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I Auditioned for my First Role in 7 Years, Here’s How it Went (and what I Wore)

audition outfit

I Auditioned for my First Role in 7 Years, Here's How it Went (and what I Wore)

by Veronica R.

Fair warning my friend, what follows is a story of serendipity, passion and heartbreak. Oh yes, and of course, a heaping dose of melodrama. But let’s just jump right in, shall we?

A few weeks ago, I woke up on what should’ve been a glorious sunny morning feeling… off. Just a few days prior, I’d been happily musing over the fact that I’d spent the beginning of my twenties meticulously ticking things off my bucket list: traveling the world, getting engaged, going to Fashion Week, growing a YouTube channel, learning instruments, etc. And yet, it felt like something was missing. 

The stage.

Performing and I have had an on-again-off-again relationship since I started (and stopped soon after) acting in elementary school. I’ve always struggled with pretty crippling anxiety but in high school, I joined the school Musical in my Senior year and overcome my stage fright for good.

Or so I thought.

Fast forward about 7 years, and somehow, my stage fright had come back with a vengeance. Still, I couldn’t deny how much I missed it. I missed the lights, the community, the energy. But most of all, I missed that electric moment right before going on stage. If meditation is the art of being fully present, than performing is perhaps my greatest form of meditation; in no other situation have I ever felt such a wonderful mix of electricity and peace. I knew someday soon, I wasn’t going to be able to deny this inner longing anymore, I’d have to take action.

I just didn’t think it would be so soon.

audition outfit

See, my brain’s version of “soon” would have been preferably… never. It would’ve loved for me to simply complain about this dilemma for the rest of my life, but never actually leave my comfort zone long enough to do anything about it. But someone up there must have heard my plea and they were terrifyingly efficient in answering the call (now, if we could just get that same level of enthusiasm at the DMV). Because the very same day I cried about all of this to my fiancee, I ran into an old friend who mentioned she was doing the costumes for The Producers. In fact, she was working for the same theater that I had last performed at 7 years prior. Excited, I asked her if she knew of any upcoming auditions.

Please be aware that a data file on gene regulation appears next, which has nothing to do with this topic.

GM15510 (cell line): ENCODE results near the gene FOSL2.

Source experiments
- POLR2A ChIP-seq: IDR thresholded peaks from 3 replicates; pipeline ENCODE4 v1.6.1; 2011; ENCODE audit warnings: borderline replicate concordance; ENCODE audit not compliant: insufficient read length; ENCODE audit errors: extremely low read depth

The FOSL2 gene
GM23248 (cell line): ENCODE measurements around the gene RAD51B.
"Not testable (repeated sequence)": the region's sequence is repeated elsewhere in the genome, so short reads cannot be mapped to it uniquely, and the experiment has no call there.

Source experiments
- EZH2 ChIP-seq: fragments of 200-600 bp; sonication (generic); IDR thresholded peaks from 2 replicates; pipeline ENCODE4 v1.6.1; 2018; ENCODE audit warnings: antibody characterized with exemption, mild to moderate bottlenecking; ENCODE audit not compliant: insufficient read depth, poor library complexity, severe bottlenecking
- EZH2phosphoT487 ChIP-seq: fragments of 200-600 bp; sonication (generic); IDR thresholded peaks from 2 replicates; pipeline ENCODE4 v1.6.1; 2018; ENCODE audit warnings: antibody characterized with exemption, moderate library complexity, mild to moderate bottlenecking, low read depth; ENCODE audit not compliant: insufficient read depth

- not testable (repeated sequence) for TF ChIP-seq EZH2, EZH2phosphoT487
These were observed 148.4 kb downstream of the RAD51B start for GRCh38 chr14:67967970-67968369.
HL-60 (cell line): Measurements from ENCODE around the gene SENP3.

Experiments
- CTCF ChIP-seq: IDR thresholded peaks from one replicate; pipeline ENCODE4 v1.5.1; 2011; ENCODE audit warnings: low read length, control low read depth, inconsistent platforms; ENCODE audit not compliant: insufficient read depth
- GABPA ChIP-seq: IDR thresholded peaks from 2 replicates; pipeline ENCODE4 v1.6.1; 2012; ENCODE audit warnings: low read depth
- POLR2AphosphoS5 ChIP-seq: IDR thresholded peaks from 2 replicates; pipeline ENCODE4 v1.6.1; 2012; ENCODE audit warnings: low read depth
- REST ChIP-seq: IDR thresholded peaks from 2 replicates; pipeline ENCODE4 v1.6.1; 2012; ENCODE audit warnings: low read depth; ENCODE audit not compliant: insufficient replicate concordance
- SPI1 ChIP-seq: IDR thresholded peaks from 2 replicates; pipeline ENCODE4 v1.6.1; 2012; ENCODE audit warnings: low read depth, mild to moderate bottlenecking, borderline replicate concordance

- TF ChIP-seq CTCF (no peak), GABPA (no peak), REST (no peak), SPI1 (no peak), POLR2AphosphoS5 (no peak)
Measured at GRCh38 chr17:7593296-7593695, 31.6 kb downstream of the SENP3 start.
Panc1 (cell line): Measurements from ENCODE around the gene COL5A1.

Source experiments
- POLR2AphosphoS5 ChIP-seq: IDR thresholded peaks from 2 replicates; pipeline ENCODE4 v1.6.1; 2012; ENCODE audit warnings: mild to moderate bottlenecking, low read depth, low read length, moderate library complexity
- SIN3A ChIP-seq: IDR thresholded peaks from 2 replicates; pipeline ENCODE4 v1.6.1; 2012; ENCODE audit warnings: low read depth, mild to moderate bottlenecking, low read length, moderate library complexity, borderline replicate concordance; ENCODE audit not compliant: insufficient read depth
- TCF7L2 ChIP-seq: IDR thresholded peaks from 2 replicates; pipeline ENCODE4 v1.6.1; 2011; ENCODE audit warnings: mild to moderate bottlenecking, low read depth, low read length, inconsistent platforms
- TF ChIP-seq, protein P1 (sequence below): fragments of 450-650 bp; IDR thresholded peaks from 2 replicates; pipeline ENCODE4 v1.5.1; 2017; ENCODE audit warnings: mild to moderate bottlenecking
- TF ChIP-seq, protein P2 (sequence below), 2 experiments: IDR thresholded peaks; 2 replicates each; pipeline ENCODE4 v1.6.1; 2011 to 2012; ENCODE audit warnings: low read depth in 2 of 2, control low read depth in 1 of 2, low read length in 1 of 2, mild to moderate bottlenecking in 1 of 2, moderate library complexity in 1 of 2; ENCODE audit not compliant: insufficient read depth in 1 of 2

“Well, we’re auditioning for The Producers on the 29th!” she said.

“Oh, okay! Of March?” I asked, as February was just about to end.

“No, like in 2 days.”

I was, at once, filled with both excitement and dread. Excitement because I was getting what I wanted! And dread because… well.. I was getting what I wanted. I knew I needed to do this. I had no choice. How could I complain all morning, but turn away the moment the solution was right there in front of me? It wasn’t ideal, but nonetheless, with 2 days to prepare, I ran home and obsessively practiced my audition song.

When that fateful day finally rolled around, a new kind of panic set in. The omgwhatamigoingtowear??? panic. How should I present myself for such a critical (in every sense of the word), moment? What exactly is the proper attire for your first musical debut in several years wherein you must both stand out but dress comfortably enough to dance and sweat and sing and not worry about a wardrobe malfunction?

I avoided choosing an outfit until the last possible moment, intentionally denying myself time to overthink it. Dressing instinctually, I chose the black-leggings-black-turtleneck combo so common in the theater, and to add a little pizazz, wore what I like to call my bad-ass ballerina flats. A lovely combo of nude, pink, unassuming flats with tough, black buckles and mismatched bows tied around my ankles. It’s my go to shoe whenever I feel the need to express that I’m multifaceted (which is often), and I hoped that would be the message received, not that I’m blind.

I raced to the audition and even made it there early. So early in fact, it seemed like no one else was there except for one other actor waiting in his car. The theater was locked, no lights were on, so I waited in my car too with a sinking feeling that something wasn’t right. By this point, auditions should’ve been starting by now, and that’s when my fear was confirmed. As the other actor was about to leave, he graciously told me the auditions had been moved to a completely different location. Thankfully, he kindly let me follow him to the proper place but forget about being early, now I’d absolutely be late.